A simple sentence contains one independent clause and no subordinate clauses
(Ex:) The hairstylist gave Latrice a new look. / sub-hairstylist, verb-gave
A compound sentence contains two or more independent clauses and no subordinate clause.
(Ex:) According to legend, Betsy Ross made our first.
A complex sentence contains one independent clause and at least one subordinate clause.
(Ex:) I feel like studying dance. / sub-I, verb-like
A compound-complex sentence contains two or more independent clauses and at least one subordinate clause.
(Ex:) Yolanda began painting only two years ago, but / sub-Yolanda,verb- began
Chapter 8: Agreement
Number is the form a word takes to indicate whether the word is singular or plural.
When a word refers to one person, place, thing, or idea, it is singular in number. When a word refers to more than one person, place, thing, or idea, it is plural in number
(Ex:) egg, eggs, person, people, fox, foxes
Agreement of Subject and Verb
A verb should agree in number with its subject
(1) Singular subjects take singular verbs. (2) Plural subjects take plural verbs.
(Ex:) The dolphins leap playfully in the channel.
Problem in Agreement
Phrases and Clauses Between Subjects and Verbs
The number of a subject is not changing by a phrase or clause following the subject.
(Ex:) The distance between the two post is eight feet.
The following indefinite pronouns are singular: anybody. anyone, anything, each, either, everybody, everyone, everything, neither, nobody, nothing, no one, one, somebody, someone and something
(Ex:) Everyone was invited to the celebration
The following indefinite pronouns are plural: both, few, many, several.
(Ex:) Few know about the surprise
The indefinite pronouns, all, any, more, most, none, and some maybe be singular or plural, depending on their meaning in a sentence.
(Ex:) All of the fruit looks ripe
Subjects joined by and usually take a plural verb.
(Ex:) Last year a library and a museum were built in our town
Singular subjects joined by or or nor
Singular subjects joined by or nor take a singular verb. Plural subjects joined by or or nor take a plural verb.
(Ex:) A pen or pencil is needed for this test
When a singular subject and a plural subject are joined by or or nor, the verb agrees with the subject nearer the verb.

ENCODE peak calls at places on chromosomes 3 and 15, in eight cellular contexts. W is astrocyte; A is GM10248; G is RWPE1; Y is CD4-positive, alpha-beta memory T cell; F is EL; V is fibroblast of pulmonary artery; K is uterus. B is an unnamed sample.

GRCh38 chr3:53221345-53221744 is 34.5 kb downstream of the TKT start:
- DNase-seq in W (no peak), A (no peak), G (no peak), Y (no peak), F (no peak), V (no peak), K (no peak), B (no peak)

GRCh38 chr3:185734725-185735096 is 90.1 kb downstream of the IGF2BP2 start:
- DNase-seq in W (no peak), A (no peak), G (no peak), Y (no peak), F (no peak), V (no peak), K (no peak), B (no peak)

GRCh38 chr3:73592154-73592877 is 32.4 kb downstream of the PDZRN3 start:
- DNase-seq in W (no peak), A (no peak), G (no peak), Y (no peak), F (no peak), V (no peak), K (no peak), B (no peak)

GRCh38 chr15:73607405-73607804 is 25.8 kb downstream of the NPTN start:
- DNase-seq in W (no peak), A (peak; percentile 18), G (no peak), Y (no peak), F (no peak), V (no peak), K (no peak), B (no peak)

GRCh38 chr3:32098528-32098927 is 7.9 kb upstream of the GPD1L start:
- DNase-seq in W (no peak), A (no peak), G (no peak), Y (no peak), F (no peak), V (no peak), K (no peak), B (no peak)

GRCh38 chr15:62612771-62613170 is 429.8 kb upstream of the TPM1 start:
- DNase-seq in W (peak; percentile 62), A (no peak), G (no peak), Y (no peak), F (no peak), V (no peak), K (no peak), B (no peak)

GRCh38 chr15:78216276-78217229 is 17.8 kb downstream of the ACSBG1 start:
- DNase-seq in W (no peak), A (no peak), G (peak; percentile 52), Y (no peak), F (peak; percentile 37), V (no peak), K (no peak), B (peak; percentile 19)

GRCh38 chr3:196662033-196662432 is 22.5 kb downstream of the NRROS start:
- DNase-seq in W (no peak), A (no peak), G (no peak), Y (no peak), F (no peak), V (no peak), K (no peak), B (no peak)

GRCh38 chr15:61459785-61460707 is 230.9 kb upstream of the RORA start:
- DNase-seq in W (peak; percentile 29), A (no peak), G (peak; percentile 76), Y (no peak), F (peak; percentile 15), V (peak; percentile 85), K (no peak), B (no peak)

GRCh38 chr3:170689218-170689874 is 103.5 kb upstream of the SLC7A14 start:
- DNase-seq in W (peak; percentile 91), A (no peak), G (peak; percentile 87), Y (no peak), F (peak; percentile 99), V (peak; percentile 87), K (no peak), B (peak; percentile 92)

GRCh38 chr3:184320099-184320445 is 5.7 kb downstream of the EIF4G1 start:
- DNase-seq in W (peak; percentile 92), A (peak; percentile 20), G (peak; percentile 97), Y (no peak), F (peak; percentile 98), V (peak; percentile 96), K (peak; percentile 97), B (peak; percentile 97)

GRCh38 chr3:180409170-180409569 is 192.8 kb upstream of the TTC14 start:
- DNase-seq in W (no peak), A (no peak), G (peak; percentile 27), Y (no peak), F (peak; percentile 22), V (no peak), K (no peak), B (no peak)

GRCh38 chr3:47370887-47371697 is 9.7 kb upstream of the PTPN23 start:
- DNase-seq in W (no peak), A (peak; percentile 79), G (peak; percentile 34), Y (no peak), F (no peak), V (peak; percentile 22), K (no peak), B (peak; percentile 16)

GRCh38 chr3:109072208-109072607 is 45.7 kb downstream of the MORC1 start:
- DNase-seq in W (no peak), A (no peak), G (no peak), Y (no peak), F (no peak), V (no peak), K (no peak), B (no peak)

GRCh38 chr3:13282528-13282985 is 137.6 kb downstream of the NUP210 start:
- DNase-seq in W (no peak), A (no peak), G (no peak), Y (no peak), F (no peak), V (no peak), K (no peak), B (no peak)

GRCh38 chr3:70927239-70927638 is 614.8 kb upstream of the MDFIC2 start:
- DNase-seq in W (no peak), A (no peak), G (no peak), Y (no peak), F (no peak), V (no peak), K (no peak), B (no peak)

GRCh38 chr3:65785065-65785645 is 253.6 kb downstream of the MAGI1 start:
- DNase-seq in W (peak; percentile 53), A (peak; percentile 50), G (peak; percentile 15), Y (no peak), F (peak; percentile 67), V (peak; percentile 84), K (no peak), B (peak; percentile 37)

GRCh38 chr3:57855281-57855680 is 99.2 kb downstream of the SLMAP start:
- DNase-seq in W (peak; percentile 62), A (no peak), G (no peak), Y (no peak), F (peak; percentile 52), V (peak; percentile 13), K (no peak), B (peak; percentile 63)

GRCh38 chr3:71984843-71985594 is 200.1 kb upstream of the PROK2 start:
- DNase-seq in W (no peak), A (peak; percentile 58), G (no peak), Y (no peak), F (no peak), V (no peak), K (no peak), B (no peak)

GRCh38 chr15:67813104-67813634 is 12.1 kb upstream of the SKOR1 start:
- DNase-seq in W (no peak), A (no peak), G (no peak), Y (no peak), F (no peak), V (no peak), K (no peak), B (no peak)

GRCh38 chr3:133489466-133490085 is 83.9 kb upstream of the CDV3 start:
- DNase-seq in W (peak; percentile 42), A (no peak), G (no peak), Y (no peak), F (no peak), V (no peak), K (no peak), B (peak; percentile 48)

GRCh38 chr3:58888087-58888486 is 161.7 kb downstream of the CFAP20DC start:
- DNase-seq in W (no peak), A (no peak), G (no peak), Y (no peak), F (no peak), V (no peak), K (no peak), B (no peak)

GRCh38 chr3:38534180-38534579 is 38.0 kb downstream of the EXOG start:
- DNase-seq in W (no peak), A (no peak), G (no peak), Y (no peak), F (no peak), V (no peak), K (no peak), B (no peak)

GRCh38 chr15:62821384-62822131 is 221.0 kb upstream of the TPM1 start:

(Ex:) Neither the manager nor the employees want to close the store early.
Other Problems in Agreement
When the subject follows the verb, find the subject and make sure the verb agrees with it.
(Ex:) There is an exciting ride at the fair.
The contractions don't and doesn't should agree with their subjects.
(Ex:) These gloves don't fit
A collective noun may be either singular or plural, depending on its meaning in a sentence.
(Ex:) army, assembly, audience, class, club, committee, crowd, family
An expression of amount (a measurement, a percentage, or a fraction, for example) may be singular or plural, depending on how it is used.
(Ex:) Three years seems like a long time.
Even when plural in form, the title of a creative work (such as a book, song, movie, or painting) or the name of a country, city, or organization generally takes a singular verb.
(Ex:) Blue Lines is an early Georgia O'Keffe painting.
A verb agrees with its subject but not necessarily with a predicate nominative
(Ex:) The best time to visit is weekday morning
Agreement of Pronoun and Antecedent
A pronoun should agree in both number and gender with its antecedent.
(Ex:) Bryan lost his book
Use a singular pronoun to refer to two or more singular antecedents joined by or or nor
(Ex:) Each of the men put on his hat.
Use a plural pronoun to refer to two or more antecedents joined by or or nor
(Ex:) Julio or Van will bring his football
Chapter 9: Using Verbs Correctly